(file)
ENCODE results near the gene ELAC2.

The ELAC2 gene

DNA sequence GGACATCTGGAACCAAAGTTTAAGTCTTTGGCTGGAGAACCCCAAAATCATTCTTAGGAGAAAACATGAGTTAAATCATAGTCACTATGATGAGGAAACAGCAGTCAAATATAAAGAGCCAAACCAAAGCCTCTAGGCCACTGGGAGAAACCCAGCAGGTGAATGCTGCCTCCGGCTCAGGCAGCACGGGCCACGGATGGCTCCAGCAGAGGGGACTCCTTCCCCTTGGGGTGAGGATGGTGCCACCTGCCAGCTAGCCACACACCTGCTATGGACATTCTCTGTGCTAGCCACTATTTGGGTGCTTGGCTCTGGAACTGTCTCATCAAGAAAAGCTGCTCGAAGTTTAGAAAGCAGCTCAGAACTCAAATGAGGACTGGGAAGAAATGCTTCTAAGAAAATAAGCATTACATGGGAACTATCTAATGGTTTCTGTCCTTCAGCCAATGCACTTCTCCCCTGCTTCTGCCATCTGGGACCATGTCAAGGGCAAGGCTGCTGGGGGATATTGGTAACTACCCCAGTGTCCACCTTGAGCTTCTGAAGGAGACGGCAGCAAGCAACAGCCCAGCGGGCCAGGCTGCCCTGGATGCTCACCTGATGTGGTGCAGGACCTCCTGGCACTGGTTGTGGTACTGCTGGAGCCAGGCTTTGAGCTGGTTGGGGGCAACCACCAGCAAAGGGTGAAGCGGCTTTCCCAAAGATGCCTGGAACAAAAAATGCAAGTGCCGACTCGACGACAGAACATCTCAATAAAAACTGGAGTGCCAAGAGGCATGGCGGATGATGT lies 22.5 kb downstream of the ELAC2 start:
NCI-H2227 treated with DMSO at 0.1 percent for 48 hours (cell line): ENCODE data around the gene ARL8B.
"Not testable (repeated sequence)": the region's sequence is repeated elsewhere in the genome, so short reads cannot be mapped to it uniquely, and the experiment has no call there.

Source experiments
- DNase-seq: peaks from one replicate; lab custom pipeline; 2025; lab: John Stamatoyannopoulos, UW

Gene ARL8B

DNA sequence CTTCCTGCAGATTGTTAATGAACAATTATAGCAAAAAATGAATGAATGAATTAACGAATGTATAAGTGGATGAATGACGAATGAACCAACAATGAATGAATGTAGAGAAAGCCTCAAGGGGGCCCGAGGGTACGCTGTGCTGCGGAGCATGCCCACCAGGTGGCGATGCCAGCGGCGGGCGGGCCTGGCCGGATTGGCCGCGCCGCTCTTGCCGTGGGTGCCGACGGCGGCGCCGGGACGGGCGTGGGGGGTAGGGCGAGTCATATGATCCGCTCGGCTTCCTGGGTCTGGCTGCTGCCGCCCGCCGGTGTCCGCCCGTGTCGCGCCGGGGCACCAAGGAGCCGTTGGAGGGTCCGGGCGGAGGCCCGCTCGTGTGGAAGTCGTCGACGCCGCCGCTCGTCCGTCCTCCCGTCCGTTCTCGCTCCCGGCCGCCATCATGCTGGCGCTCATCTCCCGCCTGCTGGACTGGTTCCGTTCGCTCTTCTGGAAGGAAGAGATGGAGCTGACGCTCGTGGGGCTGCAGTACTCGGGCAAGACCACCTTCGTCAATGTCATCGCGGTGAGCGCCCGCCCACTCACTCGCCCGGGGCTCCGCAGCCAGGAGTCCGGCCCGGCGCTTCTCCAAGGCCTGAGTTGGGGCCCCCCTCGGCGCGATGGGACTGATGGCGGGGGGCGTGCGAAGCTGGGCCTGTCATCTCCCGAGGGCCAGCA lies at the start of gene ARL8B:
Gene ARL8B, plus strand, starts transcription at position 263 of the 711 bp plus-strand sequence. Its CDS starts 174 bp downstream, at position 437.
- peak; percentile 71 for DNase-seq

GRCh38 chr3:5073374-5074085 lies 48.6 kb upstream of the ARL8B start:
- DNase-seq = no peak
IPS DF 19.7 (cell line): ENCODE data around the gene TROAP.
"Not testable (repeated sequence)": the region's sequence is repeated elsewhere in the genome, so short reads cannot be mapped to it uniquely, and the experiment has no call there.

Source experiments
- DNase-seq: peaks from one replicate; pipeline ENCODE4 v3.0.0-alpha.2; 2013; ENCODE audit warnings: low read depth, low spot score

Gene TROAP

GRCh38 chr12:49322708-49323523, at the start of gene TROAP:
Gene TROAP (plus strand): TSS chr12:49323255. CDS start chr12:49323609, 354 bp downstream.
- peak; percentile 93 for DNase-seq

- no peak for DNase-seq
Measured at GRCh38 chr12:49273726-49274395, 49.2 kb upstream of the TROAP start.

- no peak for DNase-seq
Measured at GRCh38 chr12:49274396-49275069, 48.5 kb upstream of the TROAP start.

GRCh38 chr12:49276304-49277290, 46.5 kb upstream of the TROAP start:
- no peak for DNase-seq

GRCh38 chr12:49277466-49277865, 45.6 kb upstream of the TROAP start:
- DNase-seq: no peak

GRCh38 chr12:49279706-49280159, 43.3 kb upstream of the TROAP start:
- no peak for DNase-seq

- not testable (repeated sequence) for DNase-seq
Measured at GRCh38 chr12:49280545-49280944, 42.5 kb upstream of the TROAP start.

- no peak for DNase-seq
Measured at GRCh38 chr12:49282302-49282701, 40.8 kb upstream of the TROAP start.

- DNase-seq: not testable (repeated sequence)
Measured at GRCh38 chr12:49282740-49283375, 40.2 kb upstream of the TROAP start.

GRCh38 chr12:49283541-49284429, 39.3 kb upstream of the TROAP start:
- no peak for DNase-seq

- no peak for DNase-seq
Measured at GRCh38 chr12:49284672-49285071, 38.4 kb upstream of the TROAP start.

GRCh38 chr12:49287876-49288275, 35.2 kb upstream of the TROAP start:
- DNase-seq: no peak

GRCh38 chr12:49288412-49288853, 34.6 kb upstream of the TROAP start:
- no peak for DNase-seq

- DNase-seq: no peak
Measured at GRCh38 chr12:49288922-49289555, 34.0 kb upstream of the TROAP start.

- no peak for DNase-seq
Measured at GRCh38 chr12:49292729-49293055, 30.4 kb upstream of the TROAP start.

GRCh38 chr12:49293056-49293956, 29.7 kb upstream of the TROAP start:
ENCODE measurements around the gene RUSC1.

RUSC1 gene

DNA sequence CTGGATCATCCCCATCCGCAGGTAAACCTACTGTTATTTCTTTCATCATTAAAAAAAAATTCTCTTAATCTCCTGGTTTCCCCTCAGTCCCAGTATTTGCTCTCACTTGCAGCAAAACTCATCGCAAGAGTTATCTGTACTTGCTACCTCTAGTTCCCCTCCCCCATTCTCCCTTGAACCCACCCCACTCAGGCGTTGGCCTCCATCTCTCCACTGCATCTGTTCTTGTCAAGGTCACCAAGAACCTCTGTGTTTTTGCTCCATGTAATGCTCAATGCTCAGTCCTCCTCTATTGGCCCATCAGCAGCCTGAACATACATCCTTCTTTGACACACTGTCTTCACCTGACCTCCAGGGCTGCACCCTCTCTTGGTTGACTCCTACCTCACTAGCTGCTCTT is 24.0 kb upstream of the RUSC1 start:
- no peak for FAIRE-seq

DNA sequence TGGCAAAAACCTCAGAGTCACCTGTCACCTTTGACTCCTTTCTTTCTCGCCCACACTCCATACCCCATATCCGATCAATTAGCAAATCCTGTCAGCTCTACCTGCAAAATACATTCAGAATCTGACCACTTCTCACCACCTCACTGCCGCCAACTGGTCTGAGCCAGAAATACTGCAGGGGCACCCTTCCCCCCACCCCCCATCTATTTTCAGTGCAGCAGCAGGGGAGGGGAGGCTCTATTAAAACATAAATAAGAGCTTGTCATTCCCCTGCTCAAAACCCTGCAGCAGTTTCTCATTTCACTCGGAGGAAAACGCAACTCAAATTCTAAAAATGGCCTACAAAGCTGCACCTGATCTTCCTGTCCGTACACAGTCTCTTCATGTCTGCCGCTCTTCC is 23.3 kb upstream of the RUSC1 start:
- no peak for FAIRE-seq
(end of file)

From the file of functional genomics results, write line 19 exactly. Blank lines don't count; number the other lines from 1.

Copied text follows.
GRCh38 chr12:49322708-49323523, at the start of gene TROAP: